Nonprofits step in as the trusted messengers for communities left behind

Make the Road Nevada FB video
Make the Road Nevada organizer Jose Macios during a recent Facebook Live video. The nonprofit group has been using the platform to share information with members and supporters.

When Nevada Gov. Steve Sisolak told all non-essential businesses to shut down in an ongoing effort to curb the spread of COVID-19 through extreme social distancing, business owners across the valley scrambled to figure out whether they could stay open. For many small businesses on the east side, the hunt for credible information was especially stressful because the guidelines released by the state weren’t available in Spanish.

So people turned to Make the Road Nevada.

The nonprofit organization, like so many others across the state, has stepped up to the challenges created by the pandemic. From enormous undertakings such as the food distribution efforts spearheaded by organizations like Three Square and Catholic Charities, to person-to-person digital check-ins held on social media to keep people’s spirits up, nonprofits are providing immediate relief for a struggling community — and they’re hoping they will be part of the long-term recovery efforts.

Make the Road Nevada staff translated the state’s explanation of essential and non-essential businesses from English into Spanish. Just as they’d translated previous orders from and announcements related to the new coronavirus. Just as they continue to do to this day.

“As the governor puts things out, as elected officials put things out, they’re not in Spanish or other languages when the news goes out,” says LaLo Montoya, political director at Make the Road Nevada. “Any breaking news. Any important guidance. We’ve had to translate everything.”

Once the translation was done, they didn’t just passively make the information available. The nonprofit’s business organizer called various businesses and people in their network to make sure they understood the guidelines and the consequences for not following them. They helped restaurants launch delivery options that would keep them from shutting down completely.

Montoya says Make the Road’s approach to helping during the pandemic has been to listen to the people they’ve organized with and advocated for for years.

“We called through our list of supporters and members. We used Google forms and surveys to ask critical questions about what they need. … We’re reaching out to make sure they know we’re here.”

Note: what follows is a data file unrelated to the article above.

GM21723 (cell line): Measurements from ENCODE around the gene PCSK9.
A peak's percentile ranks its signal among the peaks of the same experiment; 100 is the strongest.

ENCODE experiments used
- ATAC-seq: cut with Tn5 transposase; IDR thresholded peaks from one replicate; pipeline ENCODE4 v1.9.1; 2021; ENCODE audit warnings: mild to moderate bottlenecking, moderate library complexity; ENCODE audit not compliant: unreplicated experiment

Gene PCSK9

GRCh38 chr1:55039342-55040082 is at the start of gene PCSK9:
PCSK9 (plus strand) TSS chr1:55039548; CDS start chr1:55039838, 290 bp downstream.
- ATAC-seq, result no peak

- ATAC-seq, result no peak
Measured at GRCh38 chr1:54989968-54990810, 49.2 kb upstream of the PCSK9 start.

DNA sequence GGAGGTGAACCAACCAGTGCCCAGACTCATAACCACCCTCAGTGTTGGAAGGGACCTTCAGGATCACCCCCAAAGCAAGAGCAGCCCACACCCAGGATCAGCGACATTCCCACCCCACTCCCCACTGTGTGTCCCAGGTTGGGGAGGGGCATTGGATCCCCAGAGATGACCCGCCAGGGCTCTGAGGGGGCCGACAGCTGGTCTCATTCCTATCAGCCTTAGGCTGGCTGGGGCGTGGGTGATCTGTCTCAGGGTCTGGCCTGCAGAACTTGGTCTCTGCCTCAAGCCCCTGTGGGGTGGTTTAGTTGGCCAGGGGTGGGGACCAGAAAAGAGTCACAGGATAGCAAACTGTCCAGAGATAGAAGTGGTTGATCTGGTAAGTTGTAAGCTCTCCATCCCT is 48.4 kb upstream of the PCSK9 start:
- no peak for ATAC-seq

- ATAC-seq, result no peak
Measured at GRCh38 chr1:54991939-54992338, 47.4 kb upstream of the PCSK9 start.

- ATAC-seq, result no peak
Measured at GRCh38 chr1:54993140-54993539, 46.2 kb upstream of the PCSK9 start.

Progressive Leadership Alliance of Nevada (PLAN) has begun holding “weekly wellness checks” online on Fridays to allow people to connect with one another while practicing optimal social distancing at home. According to Executive Director Laura Martin, a COVID-19 patient participated in the first of these group wellness checks and was able to share their firsthand experience with the disease.

Both Make the Road and PLAN put together resource guides for people affected by the new coronavirus, and in them they made sure to elaborate on which community resources were accessible to undocumented immigrants and DACA recipients.

Similarly, Chispa Nevada — a League of Conservation Voters program focused on Latinx communities and climate justice — has used their platform to share resources their members and supporters need right now. That’s included everything from how to access food assistance programs to online resources for educating your children while school is shut down.

Chispa’s Rudy Zamora says the people most affected by climate issues are also the ones on the frontlines of society right now: “Communities of color. Low income workers. What we’re calling ‘essential workers.’ These are the communities we see day to day.”

Seeing information from people and organizations with credibility goes a long way, the community organizers agree. And all hope that, once the public health threat has been quelled and the economic bloodletting ceases, that their nonprofit groups can be part of the larger conversation of how Nevada can make itself better prepared for future crises. (After all, many of them have been advocating for stronger social safety net programs for years.)

Montoya says a recovery effort spearheaded only by corporate CEOS would be counterproductive and ultimately leave many Nevadans behind.

“We need trusted messengers,” said Montoya. “What I see now is: nonprofits are the trusted messengers. The state needs to uplift that and use that capacity that we’ve been building because we are on the ground every day talking to people. Hopefully that will get done.”

April Corbin Girnus
April Corbin Girnus is an award-winning journalist with a decade of media experience. She has been a beat writer at Las Vegas Sun, a staff writer at LEO Weekly, web editor of Las Vegas Weekly and a blogger documenting North American bike share systems’ efforts to increase ridership in underserved communities. An occasional adjunct journalism professor, April steadfastly rejects the notion that journalism is a worthless major. Amid the Great Recession, she earned a B.A. in journalism from the University of Nevada Las Vegas, where she served as editor-in-chief of the student newspaper. She later earned an M.A. in media studies and a graduate certificate in media management from The New School for Public Engagement. April currently serves on the board of the Society of Professional Journalists Las Vegas pro chapter. A stickler about municipal boundary lines, April enjoys teaching people about unincorporated Clark County. She grew up in Sunrise Manor and currently resides in Paradise with her husband, two children and three mutts.